Education beyond high schools opens up a world of opportunities for professional achievement and personal fulfillment. While choosing to go back to school is a major decision, tens of thousands of adults return to learning everyday. In fact, according to U.S. Census figures, there are 54 million people in the American workforce with some college but without a degree. So, you are not alone! Whether returning to earn a certificate, associates, bachelors or graduate degree, it is important to remember that education is a powerful tool for career success and personal growth. Once achieved, adult learners often share that there was no better gift they could have given their families or themselves. The decision to return to learning will not only benefit you, but may motivate friends and family to think about their own potential. In your own quest for personal advancement, you may become a role model for others to do the same.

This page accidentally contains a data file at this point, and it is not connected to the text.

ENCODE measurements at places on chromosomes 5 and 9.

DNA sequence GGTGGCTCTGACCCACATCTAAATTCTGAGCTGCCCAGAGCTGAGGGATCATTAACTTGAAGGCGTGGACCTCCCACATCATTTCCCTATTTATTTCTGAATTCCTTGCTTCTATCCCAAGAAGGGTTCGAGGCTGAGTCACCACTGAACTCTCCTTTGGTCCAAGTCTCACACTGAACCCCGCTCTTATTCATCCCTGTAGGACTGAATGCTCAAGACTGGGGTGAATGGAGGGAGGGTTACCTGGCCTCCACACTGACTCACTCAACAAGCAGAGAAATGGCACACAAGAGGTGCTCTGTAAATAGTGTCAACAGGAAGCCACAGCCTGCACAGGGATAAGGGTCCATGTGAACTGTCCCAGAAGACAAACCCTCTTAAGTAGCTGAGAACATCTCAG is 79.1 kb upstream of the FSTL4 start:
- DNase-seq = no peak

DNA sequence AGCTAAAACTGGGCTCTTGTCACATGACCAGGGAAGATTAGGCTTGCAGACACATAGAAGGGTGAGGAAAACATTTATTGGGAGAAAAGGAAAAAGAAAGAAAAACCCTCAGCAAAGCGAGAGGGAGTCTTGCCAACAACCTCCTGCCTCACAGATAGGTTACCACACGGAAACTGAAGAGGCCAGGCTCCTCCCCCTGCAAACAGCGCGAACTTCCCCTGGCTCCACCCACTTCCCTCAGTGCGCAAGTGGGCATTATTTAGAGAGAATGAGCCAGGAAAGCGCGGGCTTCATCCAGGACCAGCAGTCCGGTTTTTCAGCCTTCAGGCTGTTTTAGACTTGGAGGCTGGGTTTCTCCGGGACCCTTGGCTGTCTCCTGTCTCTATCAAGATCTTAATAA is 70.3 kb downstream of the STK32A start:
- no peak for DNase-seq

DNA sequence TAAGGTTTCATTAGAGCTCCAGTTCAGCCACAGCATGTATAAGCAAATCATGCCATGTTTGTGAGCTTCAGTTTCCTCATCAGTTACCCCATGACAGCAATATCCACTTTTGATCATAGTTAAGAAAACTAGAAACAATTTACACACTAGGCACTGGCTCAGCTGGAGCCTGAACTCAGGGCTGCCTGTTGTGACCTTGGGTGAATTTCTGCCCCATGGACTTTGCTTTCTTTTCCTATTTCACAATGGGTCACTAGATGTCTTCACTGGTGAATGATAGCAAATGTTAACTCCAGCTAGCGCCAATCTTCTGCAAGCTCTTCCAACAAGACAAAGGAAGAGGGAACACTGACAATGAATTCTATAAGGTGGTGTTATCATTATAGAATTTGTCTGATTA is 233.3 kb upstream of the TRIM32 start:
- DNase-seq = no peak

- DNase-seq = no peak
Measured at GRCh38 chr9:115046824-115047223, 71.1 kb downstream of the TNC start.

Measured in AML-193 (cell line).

If you’ve been out of school for years, it’s a good idea to brush up on your academic skills or perhaps learn some new skills, but it is never too late to learn. Most adults fear entering a classroom full of 18-year olds, but discover soon that there are many adult learners in every classroom. In fact, students ages 25 and older now account for 6.8 million U.S. college students, according to the National Center for Education Statistics. As our economy demands more skills, adults are returning to the classroom in record numbers and they are bringing discipline, focus and purpose.